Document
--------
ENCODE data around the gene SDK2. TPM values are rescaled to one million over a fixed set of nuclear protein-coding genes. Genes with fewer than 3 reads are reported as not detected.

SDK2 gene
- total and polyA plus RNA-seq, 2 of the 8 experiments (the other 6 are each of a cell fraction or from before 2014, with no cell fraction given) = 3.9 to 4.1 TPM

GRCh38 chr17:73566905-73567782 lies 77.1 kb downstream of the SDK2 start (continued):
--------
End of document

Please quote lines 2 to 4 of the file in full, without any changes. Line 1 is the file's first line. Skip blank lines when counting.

SDK2 gene
- total and polyA plus RNA-seq, 2 of the 8 experiments (the other 6 are each of a cell fraction or from before 2014, with no cell fraction given) = 3.9 to 4.1 TPM

GRCh38 chr17:73566905-73567782 lies 77.1 kb downstream of the SDK2 start (continued):